No Etch A Sketch Shake Coming for Obama in Pipeline Politics
NEW YORK ( TheStreet) -- If anyone was looking for an Etch A Sketch moment from President Obama when he spoke on energy policy with the pipes of the Cushing, Okla. oil hub as a backdrop on Thursday, that was a pipe dream.
Obama sketched in some more details about his energy policy, but the energy policy rhetoric has no reset button, merely gradations of already entrenched positions staked out by the special interests that Obama's speech seemed designed to placate.
Expect no Etch A Sketch moments to be forthcoming in this election year as Republicans continue to blame Obama for high gas prices and Obama pushes ahead with his all-of-the-above energy plan for the future, encompassing natural gas as a bridge fuel, a variety of clean energy technologies, nuclear, infrastructure improvements and the smart grid, to name just a few of the major items on Obama's energy policy check list.
|Obama gives a little on the Keystone XL pipeline, but there is no peace in pipeline politics.|
The actual "news" in the President's speech regarded an expedited bureaucratic process for approval of the southernmost extension of the Keystone XL pipeline, the Cushing-to-Gulf Coast route, cutting through the "red tape," the president said.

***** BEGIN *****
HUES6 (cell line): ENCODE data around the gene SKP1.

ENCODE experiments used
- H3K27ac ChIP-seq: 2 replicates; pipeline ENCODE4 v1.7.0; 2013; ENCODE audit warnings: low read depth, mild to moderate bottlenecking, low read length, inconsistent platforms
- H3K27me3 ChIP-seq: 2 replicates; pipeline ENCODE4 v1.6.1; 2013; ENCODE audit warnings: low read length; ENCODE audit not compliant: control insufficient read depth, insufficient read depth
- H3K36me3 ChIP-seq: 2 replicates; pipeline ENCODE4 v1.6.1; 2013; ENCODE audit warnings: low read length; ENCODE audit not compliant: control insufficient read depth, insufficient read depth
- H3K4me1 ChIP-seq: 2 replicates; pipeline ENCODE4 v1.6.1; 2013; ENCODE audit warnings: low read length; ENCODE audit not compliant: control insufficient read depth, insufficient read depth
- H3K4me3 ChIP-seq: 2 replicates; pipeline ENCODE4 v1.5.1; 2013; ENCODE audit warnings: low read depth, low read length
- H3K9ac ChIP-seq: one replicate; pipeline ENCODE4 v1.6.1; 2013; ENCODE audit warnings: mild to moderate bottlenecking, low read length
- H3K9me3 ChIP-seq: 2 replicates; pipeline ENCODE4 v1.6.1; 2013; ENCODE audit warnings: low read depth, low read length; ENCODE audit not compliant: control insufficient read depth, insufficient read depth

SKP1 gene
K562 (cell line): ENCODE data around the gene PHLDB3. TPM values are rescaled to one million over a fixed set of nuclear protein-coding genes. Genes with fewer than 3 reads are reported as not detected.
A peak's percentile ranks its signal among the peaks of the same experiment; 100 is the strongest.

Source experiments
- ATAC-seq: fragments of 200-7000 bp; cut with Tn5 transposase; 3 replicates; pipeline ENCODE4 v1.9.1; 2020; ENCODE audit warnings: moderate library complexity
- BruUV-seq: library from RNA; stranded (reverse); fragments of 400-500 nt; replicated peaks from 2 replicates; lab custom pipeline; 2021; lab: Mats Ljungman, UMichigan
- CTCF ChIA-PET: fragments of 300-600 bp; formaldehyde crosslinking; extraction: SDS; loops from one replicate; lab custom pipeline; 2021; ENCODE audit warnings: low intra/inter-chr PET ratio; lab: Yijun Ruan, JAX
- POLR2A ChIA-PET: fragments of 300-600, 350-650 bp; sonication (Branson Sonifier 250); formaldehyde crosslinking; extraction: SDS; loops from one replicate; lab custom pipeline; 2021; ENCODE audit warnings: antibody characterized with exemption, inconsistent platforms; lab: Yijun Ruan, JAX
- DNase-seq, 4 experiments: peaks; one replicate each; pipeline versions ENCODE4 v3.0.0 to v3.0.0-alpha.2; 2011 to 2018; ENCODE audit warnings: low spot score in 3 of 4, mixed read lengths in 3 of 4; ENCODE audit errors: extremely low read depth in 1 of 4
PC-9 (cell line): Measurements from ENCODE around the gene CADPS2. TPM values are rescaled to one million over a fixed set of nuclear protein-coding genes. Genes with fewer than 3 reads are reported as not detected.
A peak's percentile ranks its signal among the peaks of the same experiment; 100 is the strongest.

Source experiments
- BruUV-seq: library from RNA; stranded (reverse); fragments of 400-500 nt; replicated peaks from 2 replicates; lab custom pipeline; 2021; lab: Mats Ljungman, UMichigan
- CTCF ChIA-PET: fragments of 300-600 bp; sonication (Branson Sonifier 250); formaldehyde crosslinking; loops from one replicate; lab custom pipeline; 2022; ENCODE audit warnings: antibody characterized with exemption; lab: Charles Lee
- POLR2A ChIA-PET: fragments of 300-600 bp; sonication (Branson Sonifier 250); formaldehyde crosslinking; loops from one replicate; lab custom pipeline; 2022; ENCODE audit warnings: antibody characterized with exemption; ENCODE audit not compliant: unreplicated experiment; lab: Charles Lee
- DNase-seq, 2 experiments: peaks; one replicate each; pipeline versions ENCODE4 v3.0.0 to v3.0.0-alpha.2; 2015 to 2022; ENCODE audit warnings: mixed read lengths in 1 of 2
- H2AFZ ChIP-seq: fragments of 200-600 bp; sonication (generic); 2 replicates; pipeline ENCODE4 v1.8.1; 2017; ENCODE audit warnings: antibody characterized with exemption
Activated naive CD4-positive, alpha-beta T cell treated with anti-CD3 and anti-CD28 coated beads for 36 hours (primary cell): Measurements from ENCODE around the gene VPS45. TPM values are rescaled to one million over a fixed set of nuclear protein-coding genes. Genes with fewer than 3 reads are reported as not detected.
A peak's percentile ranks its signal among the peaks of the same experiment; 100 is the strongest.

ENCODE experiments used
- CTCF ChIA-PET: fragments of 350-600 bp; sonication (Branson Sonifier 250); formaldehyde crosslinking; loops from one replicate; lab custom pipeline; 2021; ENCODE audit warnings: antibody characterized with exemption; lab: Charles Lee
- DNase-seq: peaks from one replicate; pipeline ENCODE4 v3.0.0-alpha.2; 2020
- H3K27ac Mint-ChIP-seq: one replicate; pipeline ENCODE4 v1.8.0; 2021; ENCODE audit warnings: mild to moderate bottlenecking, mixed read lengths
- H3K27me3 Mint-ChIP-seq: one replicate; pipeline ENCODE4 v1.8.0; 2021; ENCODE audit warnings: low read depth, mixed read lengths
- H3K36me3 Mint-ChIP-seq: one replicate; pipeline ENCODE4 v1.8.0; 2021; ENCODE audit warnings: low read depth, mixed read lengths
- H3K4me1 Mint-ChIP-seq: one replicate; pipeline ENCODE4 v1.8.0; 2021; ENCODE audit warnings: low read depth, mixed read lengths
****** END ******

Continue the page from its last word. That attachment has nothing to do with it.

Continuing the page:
Yet highlighting a tweak to federal energy bureaucracy for the least contentious part of the pipeline is not likely to captivate the general public nor shift the special interest debate.
Obama repeated some White House talking points about domestic oil production being up during his administration more so than during previous administrations: "Anyone who says that we're somehow suppressing domestic oil production isn't paying attention," Obama said.
Yet anyone who has been paying attention to the political battle has heard this talking point many times before from the White House. It's a fact, yet a fact complicated by the fact that the U.S. oil and gas production number would have hit a historic high regardless of who was in the White House, given the timing of the shale drilling boom.
Obama staked out his usual pragmatic middle ground, offering up the southernmost extension of the Keystone pipeline as an example that he is not standing in the way of oil and gas production and refining, yet also cautioning against rushing through the permitting and review of projects that can have serious environmental, safety and human health consequences.
As had been noted widely in the press in the days leading up to the president's Cushing appearance, neither supporters or Obama critics were going to be placated by the speech. Republican House leader John Boehner (R., Ohio) said the expedited process for a pipeline project already slated to start in June was like taking credit for renewing a driver's license.